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The International Energy Agency has projected that world oil demand would grow by two million barrels per day this year, and warned surprise output cuts from the Opec+ producer group risk exacerbating an anticipated supply deficit and could thwart an economic recovery.
In its latest monthly oil market report, the IEA said world oil demand is set to hit a record 101.9 million barrels per day, driven mostly by stronger consumption in China after the lifting of Covid restrictions there.
IEA’s prediction of a significant supply shortfall by year-end has triggered an oil price rally. Oil prices were up on Friday and secured a fourth straight week of gains after the forecast that global demand will hit a record high this year on the back of a recovery in Chinese consumption. Brent crude futures settled at $86.31 a barrel after rising by 22 cents or 0.3 per cent, as the US West Texas Intermediate crude futures (WTI) settled at $82.52 a barrel after gaining 36 cents or 0.4 per cent.
Dubai Mercantile Exchange said on Wednesday that global oil demand is expected to reach a total of around 102-million barrels per day in 2023 due to the re-opening of the Chinese economy post-Covid and a rebound in air traffic.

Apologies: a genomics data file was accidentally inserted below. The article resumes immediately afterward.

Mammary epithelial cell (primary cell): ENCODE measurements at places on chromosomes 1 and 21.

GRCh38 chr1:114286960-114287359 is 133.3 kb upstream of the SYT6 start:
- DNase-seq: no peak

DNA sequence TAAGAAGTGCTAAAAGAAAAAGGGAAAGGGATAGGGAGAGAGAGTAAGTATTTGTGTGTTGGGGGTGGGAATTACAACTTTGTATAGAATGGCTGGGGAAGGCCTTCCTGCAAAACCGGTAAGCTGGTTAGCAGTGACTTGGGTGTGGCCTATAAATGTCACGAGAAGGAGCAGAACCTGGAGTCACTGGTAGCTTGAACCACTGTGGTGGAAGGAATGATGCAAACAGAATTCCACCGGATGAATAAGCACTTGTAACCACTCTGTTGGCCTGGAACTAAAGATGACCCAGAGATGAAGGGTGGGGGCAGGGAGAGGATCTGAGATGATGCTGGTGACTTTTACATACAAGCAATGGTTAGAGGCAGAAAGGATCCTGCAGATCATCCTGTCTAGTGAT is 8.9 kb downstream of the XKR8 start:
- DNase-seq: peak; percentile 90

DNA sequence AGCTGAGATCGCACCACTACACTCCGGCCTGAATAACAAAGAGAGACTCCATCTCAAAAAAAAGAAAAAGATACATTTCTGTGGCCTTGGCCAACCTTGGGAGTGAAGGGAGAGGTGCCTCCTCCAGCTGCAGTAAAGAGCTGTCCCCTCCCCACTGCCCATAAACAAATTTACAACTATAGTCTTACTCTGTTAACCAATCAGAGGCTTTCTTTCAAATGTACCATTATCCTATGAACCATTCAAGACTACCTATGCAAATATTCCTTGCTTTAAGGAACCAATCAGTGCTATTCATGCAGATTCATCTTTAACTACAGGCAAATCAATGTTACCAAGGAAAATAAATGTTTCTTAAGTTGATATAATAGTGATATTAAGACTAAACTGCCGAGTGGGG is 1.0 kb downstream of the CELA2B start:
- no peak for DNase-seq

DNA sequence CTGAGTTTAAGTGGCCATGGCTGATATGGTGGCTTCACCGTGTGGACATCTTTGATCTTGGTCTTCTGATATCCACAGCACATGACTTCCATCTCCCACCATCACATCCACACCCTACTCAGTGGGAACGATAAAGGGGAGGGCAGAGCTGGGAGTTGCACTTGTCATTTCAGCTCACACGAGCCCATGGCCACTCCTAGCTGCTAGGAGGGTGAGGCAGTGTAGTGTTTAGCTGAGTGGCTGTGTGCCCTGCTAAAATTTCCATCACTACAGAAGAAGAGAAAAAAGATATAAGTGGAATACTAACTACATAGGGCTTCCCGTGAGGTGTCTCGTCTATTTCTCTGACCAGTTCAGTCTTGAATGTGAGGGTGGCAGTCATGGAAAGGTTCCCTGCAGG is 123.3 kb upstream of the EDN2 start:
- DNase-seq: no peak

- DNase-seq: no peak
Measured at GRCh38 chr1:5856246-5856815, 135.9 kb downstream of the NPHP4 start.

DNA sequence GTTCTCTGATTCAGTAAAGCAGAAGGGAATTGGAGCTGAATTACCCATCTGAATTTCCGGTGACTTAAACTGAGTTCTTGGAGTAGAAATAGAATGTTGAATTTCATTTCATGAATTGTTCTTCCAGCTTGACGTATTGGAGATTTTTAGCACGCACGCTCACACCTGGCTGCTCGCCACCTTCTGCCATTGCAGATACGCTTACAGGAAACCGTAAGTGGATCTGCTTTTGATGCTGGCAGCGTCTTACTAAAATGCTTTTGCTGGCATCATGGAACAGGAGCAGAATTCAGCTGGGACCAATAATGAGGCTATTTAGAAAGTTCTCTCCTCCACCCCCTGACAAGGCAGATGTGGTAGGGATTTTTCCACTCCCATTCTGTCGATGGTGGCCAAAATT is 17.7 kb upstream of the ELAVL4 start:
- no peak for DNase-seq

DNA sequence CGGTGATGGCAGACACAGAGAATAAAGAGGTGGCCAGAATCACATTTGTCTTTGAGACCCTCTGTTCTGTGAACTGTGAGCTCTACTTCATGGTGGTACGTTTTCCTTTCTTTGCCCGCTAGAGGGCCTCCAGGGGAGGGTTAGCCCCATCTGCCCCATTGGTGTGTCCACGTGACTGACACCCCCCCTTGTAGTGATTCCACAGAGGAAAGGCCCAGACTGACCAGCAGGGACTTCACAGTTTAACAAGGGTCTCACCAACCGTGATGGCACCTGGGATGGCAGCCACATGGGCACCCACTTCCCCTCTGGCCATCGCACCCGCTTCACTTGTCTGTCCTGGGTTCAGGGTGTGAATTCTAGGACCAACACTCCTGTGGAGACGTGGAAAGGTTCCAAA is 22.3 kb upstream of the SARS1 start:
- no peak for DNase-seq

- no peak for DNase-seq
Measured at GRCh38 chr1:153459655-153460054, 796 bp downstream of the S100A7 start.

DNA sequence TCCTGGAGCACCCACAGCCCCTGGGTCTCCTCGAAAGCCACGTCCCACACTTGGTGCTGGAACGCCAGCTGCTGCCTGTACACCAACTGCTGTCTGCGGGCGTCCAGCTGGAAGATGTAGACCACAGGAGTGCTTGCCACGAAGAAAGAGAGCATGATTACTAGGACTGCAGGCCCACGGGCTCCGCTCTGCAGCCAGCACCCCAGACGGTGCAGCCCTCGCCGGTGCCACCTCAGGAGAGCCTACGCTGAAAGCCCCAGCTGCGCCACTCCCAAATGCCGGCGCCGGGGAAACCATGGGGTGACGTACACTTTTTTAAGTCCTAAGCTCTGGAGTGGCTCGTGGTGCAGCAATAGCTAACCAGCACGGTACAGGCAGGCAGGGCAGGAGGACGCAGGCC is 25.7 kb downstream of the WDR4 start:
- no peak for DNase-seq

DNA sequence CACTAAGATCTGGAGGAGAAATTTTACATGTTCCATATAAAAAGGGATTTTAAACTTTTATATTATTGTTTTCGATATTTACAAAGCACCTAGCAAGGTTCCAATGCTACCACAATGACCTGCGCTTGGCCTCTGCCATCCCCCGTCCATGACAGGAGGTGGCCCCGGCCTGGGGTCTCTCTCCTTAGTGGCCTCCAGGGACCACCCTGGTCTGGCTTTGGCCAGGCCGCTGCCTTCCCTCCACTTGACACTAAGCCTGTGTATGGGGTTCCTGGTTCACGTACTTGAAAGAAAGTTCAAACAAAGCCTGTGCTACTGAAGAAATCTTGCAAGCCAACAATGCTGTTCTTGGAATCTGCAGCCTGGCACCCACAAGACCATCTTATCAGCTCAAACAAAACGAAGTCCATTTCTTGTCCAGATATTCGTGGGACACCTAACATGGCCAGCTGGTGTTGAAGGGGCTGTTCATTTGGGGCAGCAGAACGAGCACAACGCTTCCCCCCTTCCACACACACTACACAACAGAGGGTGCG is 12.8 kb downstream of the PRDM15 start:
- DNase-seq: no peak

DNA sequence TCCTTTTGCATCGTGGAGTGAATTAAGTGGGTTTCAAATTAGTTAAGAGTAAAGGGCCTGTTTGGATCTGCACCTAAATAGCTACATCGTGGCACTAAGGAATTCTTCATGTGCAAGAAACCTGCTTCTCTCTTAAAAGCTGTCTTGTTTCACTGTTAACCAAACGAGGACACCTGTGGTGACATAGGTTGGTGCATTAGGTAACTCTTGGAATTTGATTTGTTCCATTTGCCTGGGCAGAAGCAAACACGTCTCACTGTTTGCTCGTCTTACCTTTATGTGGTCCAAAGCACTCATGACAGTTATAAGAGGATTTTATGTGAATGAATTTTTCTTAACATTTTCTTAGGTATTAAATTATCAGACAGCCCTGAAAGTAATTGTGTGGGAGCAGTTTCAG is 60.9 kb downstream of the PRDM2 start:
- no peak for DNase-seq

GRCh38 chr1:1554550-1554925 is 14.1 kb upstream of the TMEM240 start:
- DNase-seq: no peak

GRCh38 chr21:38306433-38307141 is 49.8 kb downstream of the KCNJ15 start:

IEA’s forecast of a supply deficit is contrary to the latest projection by the US Energy Information Administration that the oil market would remain in surplus despite the surprise Opec cut. The US agency said that the global oil market will remain in surplus this year and next as demand growth could be hurt by lower-than-expected economic growth in the coming months. Despite Opec and Russian production declining, EIA expects global oil production to increase by 1.5 million bpd in 2023.
On the other hand, the London-based IEA said it expected global oil supply to fall by 400,000 barrels per day by the end of the year, citing an expected production increase of 1 million bpd from outside of Opec+ beginning in March versus a 1.4 million barrels per day decline from the group.
Market analysts said signs of demand recovery in China, the top importer of crude oil and products, also provided more support for oil prices. Also helping to boost prices was the US oil rig count, an indicator of future supply, which fell for the third week in a row, according to Baker Hughes data. US oil rigs fell by two to 588 this week, their lowest since June 2022.
According to JP Morgan analyst Christyan Malek, while the surprise decision earlier this month to decrease production by 1.2 million barrels a day was seen as a bullish sign for the oil market, it is a “red flag” for oil stocks because Opec is reacting to weak demand that may take a while to rebound.
He observed that oil stocks have tended to post tepid returns at best after Opec production cuts, even though those cuts are meant to boost oil prices. “On balance, energy equities generally struggle to outperform the broader market and at best trades broadly flat in the context of OPEC cuts aimed at managing supply in the face of deteriorating economic fundamentals,” Malek wrote.
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